PIANO1 - Editorial

april15
editorial
loops
piano1
simple

#1

PROBLEM LINK:

Practice
Contest

Author: Vitalij Kozhukhivski
Tester: Sergey Kulik
Editorialist: Adury Surya Kiran

DIFFICULTY:

SIMPLE

PREREQUISITES:

Basics like iterating loops in any programming language.

PROBLEM:

Given a piano keyboard which contains 12 * N keys, and a pattern to play. If you are currently at xth key, then if you encounter ‘S’ in the pattern you should move to x + 1th key, else if you encounter a ‘T’ in the pattern then you should move to x + 2th key. You can start playing from any of the 12 * N keys. In one play, you can repeat the pattern as many times as you want, but you cannot go outside the keyboard.

You are asked to calculate number of different plays that can be performed. Two plays differ if and only if they start at different keys or patterns are repeated different number of times.

EXPLANATION:

Direct brute-force would pass for this question, find out how many times you can repeat the pattern from each starting position and add it to the answer.

C++ Code

#include <iostream>
using namespace std;
int main() {
    int T;
    cin >> T;
    for (int cas = 1; cas <= T; cas++) {
        // we use 'cas' because 'case' is a keyword
        int N;
        string s;
        cin >> s;
        cin >> N;
        int ans = 0;
        for(int x, y, sp = 0; sp < 12 * N; sp++){
            y = sp;
            while(true){
                x = y;
                for(int i = 0; i < s.length(); i++){
                    x += s* - 'R';
                }
                if(x >= 12 * N){
                    break;
                }
                y = x;
                ans++;
            }
        }
        cout << ans << ’

’;
}
}

Complexity : O( N * N * T * |S|)

We can have one optimization like this, rather than iterating through S every time we can do it only once in the beginning and store how much x is incremented in each complete play.
That brings the complexity down to O(N * N * T).

ALTERNATIVE SOLUTION:

We can iterate through number of times the pattern is repeated and find out how many starting positions can be possible for each respective number of repetitions.
One observation we can make here is, if we have the length of play, then number of starting positions will be 12 * N – L, where L is the length of the play. It is easy to prove it, reader is encouraged to prove it.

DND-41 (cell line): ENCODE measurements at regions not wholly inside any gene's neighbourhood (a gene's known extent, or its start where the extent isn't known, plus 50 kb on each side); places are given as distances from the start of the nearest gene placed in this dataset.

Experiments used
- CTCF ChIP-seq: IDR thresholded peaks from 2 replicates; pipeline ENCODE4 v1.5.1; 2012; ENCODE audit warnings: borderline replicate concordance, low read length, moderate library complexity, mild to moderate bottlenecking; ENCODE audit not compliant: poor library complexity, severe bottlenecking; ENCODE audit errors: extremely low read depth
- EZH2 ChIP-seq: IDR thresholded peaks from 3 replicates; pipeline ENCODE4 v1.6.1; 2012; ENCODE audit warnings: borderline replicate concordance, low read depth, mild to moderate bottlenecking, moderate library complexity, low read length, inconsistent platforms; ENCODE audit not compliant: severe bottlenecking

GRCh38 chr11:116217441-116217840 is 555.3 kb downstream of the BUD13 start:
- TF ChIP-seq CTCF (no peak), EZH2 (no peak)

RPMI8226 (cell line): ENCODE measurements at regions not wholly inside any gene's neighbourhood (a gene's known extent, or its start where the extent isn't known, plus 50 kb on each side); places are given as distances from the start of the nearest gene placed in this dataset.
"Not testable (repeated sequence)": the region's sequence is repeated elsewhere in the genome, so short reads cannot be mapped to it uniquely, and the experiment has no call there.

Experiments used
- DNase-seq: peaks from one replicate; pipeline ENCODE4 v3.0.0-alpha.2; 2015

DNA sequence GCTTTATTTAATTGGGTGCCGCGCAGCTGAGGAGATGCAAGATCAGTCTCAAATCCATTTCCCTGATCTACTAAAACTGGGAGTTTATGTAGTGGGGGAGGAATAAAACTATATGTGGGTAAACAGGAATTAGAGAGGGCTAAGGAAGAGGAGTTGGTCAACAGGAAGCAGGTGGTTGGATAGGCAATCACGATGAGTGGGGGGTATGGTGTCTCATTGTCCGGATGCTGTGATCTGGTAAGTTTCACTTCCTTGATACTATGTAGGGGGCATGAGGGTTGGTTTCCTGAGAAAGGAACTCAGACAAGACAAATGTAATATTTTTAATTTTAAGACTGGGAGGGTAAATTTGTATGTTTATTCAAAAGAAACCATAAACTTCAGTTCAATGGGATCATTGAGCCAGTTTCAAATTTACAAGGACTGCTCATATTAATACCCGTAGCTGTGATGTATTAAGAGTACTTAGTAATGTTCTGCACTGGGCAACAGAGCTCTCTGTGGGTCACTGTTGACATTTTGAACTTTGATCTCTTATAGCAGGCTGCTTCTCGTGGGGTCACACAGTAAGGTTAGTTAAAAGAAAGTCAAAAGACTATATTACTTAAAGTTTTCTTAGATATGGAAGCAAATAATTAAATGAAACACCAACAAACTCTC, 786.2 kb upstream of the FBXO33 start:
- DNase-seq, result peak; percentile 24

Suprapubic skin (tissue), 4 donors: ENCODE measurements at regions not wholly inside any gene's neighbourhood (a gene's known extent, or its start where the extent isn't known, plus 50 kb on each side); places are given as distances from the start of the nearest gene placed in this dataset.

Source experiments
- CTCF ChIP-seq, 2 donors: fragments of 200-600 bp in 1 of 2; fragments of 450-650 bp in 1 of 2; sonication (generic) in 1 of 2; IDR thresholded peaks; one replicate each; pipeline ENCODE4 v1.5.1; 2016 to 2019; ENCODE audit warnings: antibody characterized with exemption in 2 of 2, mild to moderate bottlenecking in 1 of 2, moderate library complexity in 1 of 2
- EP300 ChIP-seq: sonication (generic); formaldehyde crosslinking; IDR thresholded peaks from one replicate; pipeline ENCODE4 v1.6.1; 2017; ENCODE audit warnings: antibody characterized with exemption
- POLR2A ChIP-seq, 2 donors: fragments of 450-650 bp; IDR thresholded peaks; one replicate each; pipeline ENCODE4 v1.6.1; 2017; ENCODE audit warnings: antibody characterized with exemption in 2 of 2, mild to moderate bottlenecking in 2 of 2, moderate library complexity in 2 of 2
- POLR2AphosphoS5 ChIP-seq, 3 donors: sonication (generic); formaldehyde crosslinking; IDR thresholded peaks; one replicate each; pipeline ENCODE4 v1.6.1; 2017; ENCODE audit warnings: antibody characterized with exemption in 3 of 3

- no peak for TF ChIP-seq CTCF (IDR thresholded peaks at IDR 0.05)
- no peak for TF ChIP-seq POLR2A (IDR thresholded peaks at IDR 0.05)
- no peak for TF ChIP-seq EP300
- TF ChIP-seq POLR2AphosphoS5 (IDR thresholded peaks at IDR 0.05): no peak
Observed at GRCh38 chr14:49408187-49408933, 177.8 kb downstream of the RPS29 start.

C++ Code

#include <iostream>
using namespace std;
int main() {
    int T;
    cin >> T;
    for (int cas = 1; cas <= T; cas++) {
        // we use 'cas' because 'case' is a keyword
        int N, l = 0;
        string s;
        cin >> s;
        cin >> N;
        int ans = 0;
        for(int i = 0; i < s.length(); i++){
            l += s* - 'R';
        }
        for(int p = l; p < 12 * N; p += l){
            ans += 12 * N - p;
        }
        Cout << ans << ’

’ ;
}
}

Complexity : O(T * N / S)

AUTHOR’S AND TESTER’S SOLUTIONS:

Author’s solution
Tester’s solution

RELATED PROBLEMS:


#2

If we go by the alternative solution and take a case say : “S”
We get length of the pattern as “1” but since we need to press 2 keys: x(letter ‘S’)-> x + 1.
So length of pattern will be and has to be 2.
Please correct me If I am wrong?


#3

@thakursc1
u didnt get the question correct.


#4

#thakursc1
this would help…

while(t–)
{
int n;
long long int ans=0,count=0;
string s;
cin>>s;
cin>>n;
for(int i=0;i<s.size();i++)
if(s*==‘T’)
count=count+2;
else
count++;

int mx=n*12;

        while(mx-count>0)
        {
        mx=mx-count;
        ans=ans+mx;
        }

#5

Can anyone help me with this solution. Getting WA and couldn’t differentiate between the logic used here.


#6

@drgn_hart

You are doubling your pattern_value on each iteration. You need to increment it.


#7

So, the problem description says:

  1. you can start playing from any of the 12*N keys. In one play, you can repeat the pattern as many times as you want, but you cannot go outside the keyboard.

  2. that two plays differ if and only if they start at different keys or patterns are repeated different number of times…

Looking at a single octave, as in the first sample case:

case 0: tune TTTT, 1 octave scale: c C# d D# e f F# g G# a A# b
Possible melodies starting at different keys in the same octave using "TTTT":
 c d e F#   (1)
 C# D# f g  (2)
 d e F# G#  (3)
 D# f g a   (4)
 e F# G# A# (5)
 f g a b    (6)
Ways: 6

So, how does the sample output show that there will only be 4 ways for this case? Each play above starts on a different key on the keyboard and has no repeats – in fact, all 6 plays are 100% valid based on the problem definition as written. Either your the definition is incomplete, or the sample ‘correct’ solution has issues.

Your explanation:

“Example case 1. In the first case there is only one octave and Chef can play scale (not in cycle each time) starting with notes C, C#, D, D# - four together.”

misses the last two cases in the octave.


#8

Terima kasih dan salam kenal.
codechef Link

code Link


#9

linear time solutiuon

import java.util.Scanner;

class Piano {

/**
 * @param args
 */
public static void main(String[] args) {
	Scanner sc = new Scanner(System.in);
	int t = sc.nextInt();
	for (int i = 0; i < t; i++) {

		int S = 0;
		int T = 0;
		String s = sc.next();
		int n = sc.nextInt();
		for (int j = 0; j < s.length(); j++) {
			if (s.charAt(j) == 'T')
				T = T + 2;

			else
				S++;

		}
		int l= T + S;
		int sum = l;
		
		//System.out.println("SUM " + sum);
		int r = 0;
		int keys = n * 12;
		r=keys%sum;
		//System.out.println("keys " + keys);
		int ans = 0;
		
		int q=keys/sum;
		if(r==0)q--;
		//System.out.println(q);
		for (int j = 1; j <= q; j++) {
			if(sum<=keys){
			ans+=keys-sum;
			//System.out.println(ans);
			}
			sum+=l;
			//System.out.println("s"+sum);
			
		}

System.out.println(ans);

	}

}

}


#10

why <12N when the ques says <=12N why ? why ?


#11

ohh! Didn’t realize that. Thank you